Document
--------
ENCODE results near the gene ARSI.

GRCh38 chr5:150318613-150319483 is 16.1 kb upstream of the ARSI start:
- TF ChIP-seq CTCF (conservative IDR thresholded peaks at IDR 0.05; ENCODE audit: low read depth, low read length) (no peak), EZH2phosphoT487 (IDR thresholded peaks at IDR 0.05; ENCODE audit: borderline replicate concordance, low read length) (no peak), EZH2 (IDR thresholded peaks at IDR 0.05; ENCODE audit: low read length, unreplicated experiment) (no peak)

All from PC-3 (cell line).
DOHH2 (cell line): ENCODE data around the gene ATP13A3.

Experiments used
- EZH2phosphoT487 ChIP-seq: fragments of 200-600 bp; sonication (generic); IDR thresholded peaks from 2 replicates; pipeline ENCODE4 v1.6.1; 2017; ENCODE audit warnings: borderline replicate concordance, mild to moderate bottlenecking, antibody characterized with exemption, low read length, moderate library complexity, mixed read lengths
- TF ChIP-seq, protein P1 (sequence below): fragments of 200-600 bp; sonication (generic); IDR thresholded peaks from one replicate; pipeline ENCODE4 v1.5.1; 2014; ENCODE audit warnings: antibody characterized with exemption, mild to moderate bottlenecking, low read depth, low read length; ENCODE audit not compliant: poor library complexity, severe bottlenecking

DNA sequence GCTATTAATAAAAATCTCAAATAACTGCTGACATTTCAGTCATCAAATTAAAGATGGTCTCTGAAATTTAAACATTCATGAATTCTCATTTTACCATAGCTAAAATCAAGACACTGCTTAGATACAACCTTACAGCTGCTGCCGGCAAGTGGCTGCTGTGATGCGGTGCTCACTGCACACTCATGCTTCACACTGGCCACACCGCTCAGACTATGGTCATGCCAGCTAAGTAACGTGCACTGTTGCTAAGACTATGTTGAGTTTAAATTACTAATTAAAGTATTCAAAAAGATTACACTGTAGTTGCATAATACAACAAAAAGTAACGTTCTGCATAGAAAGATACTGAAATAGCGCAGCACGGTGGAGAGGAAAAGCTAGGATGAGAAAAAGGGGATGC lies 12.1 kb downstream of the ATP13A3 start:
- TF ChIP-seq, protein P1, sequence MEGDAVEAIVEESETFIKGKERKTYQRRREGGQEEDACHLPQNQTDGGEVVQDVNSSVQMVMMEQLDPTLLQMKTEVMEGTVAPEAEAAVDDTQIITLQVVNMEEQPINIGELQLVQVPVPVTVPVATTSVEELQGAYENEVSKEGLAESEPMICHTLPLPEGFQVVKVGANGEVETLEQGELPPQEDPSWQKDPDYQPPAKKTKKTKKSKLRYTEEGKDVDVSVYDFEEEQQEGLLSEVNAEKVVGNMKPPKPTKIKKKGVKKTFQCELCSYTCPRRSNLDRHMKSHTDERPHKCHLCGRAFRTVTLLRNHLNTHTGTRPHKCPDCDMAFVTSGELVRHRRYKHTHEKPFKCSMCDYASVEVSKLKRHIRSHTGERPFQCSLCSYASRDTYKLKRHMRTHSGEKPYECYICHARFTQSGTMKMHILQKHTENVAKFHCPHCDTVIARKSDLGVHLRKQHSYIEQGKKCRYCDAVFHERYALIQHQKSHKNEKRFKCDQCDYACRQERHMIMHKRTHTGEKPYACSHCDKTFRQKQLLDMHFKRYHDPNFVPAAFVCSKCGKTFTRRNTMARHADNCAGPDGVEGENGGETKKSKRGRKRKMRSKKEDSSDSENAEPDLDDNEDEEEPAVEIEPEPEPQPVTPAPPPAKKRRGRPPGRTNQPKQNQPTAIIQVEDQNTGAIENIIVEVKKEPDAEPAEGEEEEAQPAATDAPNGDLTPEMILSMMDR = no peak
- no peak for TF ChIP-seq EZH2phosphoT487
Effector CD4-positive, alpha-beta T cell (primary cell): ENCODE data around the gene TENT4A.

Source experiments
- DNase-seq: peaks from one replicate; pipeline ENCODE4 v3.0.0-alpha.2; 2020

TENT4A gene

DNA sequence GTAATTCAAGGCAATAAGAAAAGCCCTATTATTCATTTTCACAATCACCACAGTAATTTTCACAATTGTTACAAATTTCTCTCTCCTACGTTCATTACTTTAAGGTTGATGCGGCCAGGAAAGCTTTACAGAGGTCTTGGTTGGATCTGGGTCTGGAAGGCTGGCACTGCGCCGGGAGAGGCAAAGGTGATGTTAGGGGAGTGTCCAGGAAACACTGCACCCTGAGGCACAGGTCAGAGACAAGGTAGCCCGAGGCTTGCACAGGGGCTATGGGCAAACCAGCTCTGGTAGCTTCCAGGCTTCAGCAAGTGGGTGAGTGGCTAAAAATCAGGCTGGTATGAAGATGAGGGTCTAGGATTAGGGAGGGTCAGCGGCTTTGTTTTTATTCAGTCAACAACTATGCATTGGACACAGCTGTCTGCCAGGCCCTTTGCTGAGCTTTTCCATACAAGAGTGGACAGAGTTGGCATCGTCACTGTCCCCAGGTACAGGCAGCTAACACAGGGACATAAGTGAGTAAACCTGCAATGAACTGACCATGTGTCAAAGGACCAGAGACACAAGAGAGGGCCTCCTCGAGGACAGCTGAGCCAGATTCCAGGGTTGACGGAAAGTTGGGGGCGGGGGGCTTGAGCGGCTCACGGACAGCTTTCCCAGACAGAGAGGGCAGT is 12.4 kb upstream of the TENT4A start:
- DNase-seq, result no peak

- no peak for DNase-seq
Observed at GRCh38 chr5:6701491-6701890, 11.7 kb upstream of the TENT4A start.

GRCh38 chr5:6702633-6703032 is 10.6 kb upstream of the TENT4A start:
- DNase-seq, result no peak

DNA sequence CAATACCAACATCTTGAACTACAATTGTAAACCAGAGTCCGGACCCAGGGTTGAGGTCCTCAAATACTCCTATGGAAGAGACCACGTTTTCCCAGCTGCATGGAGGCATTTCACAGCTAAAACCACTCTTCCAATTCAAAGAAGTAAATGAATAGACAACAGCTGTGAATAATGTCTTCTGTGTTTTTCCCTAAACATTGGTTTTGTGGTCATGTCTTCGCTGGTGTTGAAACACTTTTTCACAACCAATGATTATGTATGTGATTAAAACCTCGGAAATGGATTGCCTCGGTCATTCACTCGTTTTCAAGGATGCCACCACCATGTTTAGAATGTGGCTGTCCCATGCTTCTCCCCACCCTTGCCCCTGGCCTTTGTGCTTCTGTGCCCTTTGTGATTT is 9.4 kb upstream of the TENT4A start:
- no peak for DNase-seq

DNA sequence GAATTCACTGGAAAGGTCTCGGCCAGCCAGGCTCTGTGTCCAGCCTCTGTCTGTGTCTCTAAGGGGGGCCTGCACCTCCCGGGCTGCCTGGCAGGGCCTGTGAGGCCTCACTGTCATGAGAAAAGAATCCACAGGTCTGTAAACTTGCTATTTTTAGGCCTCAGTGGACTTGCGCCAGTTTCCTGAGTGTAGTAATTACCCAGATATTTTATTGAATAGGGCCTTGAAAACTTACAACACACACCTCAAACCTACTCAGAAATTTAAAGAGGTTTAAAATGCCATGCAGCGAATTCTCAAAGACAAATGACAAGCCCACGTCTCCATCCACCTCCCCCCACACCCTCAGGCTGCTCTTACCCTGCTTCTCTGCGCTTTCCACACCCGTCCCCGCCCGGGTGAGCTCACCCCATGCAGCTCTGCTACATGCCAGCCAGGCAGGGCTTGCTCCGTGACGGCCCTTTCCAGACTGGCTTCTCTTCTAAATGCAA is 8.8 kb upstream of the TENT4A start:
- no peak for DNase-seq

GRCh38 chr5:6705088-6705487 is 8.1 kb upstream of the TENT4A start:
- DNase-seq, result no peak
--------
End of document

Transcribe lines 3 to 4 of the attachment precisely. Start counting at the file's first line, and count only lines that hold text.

- TF ChIP-seq CTCF (conservative IDR thresholded peaks at IDR 0.05; ENCODE audit: low read depth, low read length) (no peak), EZH2phosphoT487 (IDR thresholded peaks at IDR 0.05; ENCODE audit: borderline replicate concordance, low read length) (no peak), EZH2 (IDR thresholded peaks at IDR 0.05; ENCODE audit: low read length, unreplicated experiment) (no peak)

All from PC-3 (cell line).